Migration-Related Detention 
and International Law

 

 

Additional Sources

In addition to the main international and regional human rights instruments and bodies are several legal regimes that can have relevance—albeit in some cases only indirectly—to the rights of migrant detainees. These include international labor standards that are enumerated in the various conventions and recommendations of the International Labor Organization and protections afforded administrative detainees and refugees in international humanitarian law.

 

1. International Labor Organization

2. International Humanitarian Law 



1. Conventions of the International Labor Organization

 

Established in 1919 as a part of the Treaty of Versaille ending World War I, the International Labor Organization is mandated to promote social justice and develop standards on workers rights. The ILO has adopted more than 180 conventions covering a broad range of issues, including the right to work, the right to collective bargaining, child labor, work-place discrimination, and forced labor. Many of the rights recognized in these conventions are also protected in core UN instruments and human rights treaties, such as the Universal Declaration of Human Rights; the International Covenant on Economic, Social, and Cultural Rights; the Convention on the Rights of the Child; and the International Convention on the Protection of the Rights of All Migrant Workers and Members of Their Families.

 

Among the ILO conventions that can have relevance to the detention and deportation of migrants are: the Forced Labor Convention of 1930 (also known as Convention 29, or the Convention concerning Forced or Compulsory Labor), which is one of the “fundamental ILO conventions”; the Migration for Employment Convention of 1949 (Convention 97, Convention concerning Migration for Employment ); the Migrant Workers Convention of 1975 (Convention 143, Convention concerning Migrations in Abusive Conditions and the Promotion of Equality of Opportunity and Treatment of Migrant Workers); and the Private Employment Agencies Convention of 1997 (Convention 181, Convention concerning Private Employment Agencies).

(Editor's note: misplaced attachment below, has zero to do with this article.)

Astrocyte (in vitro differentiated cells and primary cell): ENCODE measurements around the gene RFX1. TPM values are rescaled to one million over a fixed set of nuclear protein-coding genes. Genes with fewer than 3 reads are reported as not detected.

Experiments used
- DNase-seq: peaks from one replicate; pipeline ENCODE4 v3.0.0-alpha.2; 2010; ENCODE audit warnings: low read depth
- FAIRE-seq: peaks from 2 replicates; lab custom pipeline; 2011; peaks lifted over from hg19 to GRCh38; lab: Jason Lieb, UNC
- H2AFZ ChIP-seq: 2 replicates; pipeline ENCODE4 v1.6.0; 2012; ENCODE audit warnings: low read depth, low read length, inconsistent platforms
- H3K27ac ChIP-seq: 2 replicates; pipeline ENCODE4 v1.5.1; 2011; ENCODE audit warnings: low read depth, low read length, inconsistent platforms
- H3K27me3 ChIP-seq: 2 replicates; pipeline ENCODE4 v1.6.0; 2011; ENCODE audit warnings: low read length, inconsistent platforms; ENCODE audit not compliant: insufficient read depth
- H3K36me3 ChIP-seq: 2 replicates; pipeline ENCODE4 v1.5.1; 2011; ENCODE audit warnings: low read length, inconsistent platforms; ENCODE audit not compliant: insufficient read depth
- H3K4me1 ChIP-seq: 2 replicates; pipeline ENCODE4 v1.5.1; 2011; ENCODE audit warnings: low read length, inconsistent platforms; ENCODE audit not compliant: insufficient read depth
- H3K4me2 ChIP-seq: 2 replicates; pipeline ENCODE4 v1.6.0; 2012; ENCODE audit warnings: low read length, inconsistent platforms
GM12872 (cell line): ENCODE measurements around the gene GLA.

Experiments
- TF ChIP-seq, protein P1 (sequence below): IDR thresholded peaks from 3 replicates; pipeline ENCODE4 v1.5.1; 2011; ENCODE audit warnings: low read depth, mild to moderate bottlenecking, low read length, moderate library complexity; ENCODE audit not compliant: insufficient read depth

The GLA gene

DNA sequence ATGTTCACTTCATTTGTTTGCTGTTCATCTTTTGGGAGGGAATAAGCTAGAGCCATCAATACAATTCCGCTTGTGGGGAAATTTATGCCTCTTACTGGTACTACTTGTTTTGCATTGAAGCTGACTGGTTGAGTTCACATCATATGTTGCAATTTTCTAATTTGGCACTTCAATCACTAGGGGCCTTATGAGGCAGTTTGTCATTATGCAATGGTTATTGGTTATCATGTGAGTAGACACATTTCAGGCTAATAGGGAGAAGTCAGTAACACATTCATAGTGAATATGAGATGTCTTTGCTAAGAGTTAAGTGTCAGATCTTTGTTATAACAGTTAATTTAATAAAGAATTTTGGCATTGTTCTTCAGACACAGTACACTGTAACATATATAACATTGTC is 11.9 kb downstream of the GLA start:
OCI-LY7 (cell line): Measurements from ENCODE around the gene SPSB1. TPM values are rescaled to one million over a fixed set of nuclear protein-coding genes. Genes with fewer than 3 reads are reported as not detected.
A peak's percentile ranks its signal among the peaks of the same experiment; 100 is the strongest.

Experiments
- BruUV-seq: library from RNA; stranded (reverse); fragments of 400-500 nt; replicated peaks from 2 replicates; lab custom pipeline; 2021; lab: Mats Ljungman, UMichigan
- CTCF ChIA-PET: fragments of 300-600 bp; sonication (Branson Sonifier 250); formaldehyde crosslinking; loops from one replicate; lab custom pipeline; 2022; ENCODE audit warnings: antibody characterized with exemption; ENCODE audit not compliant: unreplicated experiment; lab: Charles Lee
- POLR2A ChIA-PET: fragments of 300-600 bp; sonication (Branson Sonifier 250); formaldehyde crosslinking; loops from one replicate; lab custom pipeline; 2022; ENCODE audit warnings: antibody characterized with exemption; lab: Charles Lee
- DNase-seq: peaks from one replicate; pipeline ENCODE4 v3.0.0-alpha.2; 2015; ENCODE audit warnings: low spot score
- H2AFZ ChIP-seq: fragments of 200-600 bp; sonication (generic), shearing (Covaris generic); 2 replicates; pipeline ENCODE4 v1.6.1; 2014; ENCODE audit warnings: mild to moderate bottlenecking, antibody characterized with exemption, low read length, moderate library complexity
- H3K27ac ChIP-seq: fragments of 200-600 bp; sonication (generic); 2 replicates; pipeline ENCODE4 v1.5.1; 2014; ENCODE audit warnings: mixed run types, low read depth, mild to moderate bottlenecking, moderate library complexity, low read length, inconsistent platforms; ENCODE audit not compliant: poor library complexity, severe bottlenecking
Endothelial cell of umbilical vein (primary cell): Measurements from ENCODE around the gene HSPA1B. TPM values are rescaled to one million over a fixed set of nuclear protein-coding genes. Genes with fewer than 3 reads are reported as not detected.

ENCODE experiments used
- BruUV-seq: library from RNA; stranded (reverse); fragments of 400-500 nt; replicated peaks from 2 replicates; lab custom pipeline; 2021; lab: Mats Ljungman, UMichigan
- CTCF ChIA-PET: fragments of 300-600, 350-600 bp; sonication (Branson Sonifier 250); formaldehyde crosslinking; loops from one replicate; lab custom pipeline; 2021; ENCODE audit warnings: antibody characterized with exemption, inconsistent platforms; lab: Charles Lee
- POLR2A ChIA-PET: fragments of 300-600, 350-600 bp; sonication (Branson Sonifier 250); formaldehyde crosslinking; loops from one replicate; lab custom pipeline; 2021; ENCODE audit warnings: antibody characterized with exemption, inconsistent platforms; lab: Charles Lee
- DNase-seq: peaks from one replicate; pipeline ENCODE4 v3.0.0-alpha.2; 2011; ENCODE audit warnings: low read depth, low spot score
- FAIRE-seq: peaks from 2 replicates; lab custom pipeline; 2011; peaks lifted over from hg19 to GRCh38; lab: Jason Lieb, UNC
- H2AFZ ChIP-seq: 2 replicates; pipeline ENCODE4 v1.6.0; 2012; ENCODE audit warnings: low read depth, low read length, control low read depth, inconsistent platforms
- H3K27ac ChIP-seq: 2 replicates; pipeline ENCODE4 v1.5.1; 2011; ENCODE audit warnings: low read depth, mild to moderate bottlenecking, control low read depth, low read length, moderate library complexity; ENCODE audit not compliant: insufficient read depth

The Forced Labor Convention of 1930 is one of the eight treaties that are considered “fundamental ILO conventions,” which were established as such in the ILO’s 1998 Declaration on Fundamental Principles and Rights at Work. An intent of the declaration is to “affirm that the principles reflected in the fundamental conventions express core principles of international labor law, which are binding on all ILO member states, whether or not they have become parties to relevant conventions” (Marks and Clapham 2005, p. 445).

 

In a 2005 follow-up report to the 1998 declaration, titled A Global Alliance against Forced Labour: Global Report under the Follow-up to the ILO Declaration on Fundamental Principles and Rights at Work, the ILO highlights the use of detention and deportation in the context of the forced labor of migrant workers. It states, “The precarious legal status of millions of irregular migrant women and men makes them particularly vulnerable to coercion, because of the additional and ever-present threat of denunciation to the authorities. Victims can be faced with the difficult choice between accepting highly exploitative conditions of work and running the risk of deportation to their home countries if they seek redress” (ILO 2005, p. 2). An illustrative case of this sort of forced labor situation with respect to migrant workers is the situation of some imported domestic laborers in the Gulf states.1

 

The 2005 report also notes that detention can be an indication of forced labor, in particular, “Physical confinement in the work location—in prison or in private detention” (ibid, p. 6). It clarifies that although there is an exception to the prohibition against forced labor in the case of people imprisoned because of criminal convictions, this exception does not apply to people in administrative detention (the form of confinement used for most migrant detainees) and that there are specific protections for people held in privately-run prisons, which are increasingly used by states for the purposes of immigration detention.2 The report states, “The ILO instruments provide for exceptions to the prohibition of exacting forced labour, in the case of prisoners who have been duly sentenced by a court of law. Persons under administrative detention are exempt from forced or compulsory labour; and there are specific guarantees of protection for prisoners placed at the disposal of private individuals, companies, or associations, including those confined in private prisons. Yet of the approximately 8 million recognized prisoners worldwide—not to mention those in administrative or other forms of detention—only some 150,000 are in private prisons, and no figures are available as to those who might be working for private employers” (ibid, p. 27).